The Court of Appeal (Justice Beach, Justice Ferguson and Justice Riordan) today dismissed an appeal by Just Group Ltd against the dismissal of its claim to prevent its former CFO, Ms Nicole Peck, from taking up employment with Cotton On. Just Group contended the proposed employment was in breach of a restraint clause in its employment agreement with Ms Peck.
A clause, restraining an employee with respect to future employment is void as a restraint of trade unless there are special circumstances that demonstrate that the clause is reasonably imposed to protect a legitimate interest of the employer (e.g. confidential information).
Ms Peck contended that the clause in her contract restraining her from the employment referred to in it was unreasonable. Just Group contended that the restraint was reasonable in the circumstances and that if any part was held to be unreasonable, it could be crossed out with a blue pen (i.e. severed) so as to still prevent Ms Peck from taking up employment with Cotton On.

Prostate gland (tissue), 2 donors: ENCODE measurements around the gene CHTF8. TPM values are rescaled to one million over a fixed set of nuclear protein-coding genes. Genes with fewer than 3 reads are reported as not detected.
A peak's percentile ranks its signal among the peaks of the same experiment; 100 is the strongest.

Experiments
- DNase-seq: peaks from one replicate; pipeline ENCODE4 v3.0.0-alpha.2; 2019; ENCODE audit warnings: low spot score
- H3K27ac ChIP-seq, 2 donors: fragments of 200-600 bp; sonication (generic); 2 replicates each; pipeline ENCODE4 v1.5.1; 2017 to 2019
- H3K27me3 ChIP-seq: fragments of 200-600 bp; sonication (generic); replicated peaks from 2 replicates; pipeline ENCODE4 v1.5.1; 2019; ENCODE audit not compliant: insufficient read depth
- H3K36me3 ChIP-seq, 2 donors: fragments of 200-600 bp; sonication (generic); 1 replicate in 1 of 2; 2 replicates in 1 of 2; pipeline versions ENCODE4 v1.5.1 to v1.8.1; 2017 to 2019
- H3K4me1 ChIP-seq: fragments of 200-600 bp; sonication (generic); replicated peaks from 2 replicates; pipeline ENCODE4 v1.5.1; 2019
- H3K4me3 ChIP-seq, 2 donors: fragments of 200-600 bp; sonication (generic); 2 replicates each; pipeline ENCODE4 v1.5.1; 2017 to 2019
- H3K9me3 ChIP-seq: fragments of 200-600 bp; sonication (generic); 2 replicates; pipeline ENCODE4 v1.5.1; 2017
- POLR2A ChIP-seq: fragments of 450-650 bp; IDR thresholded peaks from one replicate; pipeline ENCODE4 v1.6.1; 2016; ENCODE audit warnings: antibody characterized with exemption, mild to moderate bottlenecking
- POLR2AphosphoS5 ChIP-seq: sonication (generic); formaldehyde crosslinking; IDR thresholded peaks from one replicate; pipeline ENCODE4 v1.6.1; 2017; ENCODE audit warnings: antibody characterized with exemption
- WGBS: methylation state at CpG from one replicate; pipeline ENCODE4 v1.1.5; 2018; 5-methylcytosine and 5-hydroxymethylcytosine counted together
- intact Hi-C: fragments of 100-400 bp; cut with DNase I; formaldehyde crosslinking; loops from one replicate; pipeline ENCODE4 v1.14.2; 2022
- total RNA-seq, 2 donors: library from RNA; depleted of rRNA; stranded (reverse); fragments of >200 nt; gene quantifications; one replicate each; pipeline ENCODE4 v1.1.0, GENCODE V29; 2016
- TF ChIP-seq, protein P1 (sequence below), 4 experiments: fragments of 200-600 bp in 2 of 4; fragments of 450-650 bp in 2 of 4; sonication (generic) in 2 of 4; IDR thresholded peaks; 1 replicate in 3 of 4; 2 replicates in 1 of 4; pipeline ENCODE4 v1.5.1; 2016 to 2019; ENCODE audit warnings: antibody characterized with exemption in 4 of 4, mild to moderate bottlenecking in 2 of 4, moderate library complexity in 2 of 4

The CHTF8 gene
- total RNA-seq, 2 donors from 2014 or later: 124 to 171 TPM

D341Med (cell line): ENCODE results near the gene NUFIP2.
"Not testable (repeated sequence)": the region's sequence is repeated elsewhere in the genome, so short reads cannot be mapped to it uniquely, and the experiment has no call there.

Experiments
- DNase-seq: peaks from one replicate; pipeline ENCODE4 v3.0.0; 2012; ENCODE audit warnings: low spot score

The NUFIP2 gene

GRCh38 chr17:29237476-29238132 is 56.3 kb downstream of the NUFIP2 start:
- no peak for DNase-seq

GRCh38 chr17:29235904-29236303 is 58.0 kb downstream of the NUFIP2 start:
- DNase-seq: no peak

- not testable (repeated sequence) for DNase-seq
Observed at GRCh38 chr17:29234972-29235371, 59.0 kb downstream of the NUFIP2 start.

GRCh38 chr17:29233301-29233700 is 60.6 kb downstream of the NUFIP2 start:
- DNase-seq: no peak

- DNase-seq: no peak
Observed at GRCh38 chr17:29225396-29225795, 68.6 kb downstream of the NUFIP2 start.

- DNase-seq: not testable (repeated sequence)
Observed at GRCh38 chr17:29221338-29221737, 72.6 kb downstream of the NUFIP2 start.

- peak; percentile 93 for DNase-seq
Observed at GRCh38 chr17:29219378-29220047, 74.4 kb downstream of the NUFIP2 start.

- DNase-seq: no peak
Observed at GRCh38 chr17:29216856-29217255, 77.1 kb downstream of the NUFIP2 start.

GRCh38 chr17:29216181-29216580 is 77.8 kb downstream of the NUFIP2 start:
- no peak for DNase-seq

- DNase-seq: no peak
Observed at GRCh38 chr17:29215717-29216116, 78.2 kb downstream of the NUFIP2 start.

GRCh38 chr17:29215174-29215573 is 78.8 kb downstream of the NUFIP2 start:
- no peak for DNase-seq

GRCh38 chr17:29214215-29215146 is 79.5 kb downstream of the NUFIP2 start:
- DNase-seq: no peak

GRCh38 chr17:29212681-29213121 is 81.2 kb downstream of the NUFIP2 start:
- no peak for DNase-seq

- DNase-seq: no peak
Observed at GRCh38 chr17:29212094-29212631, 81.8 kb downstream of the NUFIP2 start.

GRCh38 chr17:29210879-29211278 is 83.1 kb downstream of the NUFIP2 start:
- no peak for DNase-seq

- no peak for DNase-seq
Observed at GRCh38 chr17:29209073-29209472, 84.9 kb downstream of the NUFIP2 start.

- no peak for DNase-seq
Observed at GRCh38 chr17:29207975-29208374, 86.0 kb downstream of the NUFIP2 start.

The Court found that the clause extended beyond what was reasonably required for Just Group's protection because:
(a) the first limb of the clause restrained Ms Peck from being involved in a business that competed with a part of the Just Group, with which she had been involved, regardless of whether the confidential information was relevant to that business; and
(b) the second limb of the clause restrained Ms Peck from being involved in 50 entities or brands where, in respect of at least 46 of them, there was no proof of competition or relevance of the confidential information.
The Court also held that it was not appropriate to cross out words from the contract that, if crossed out, might have left a valid restraint clause.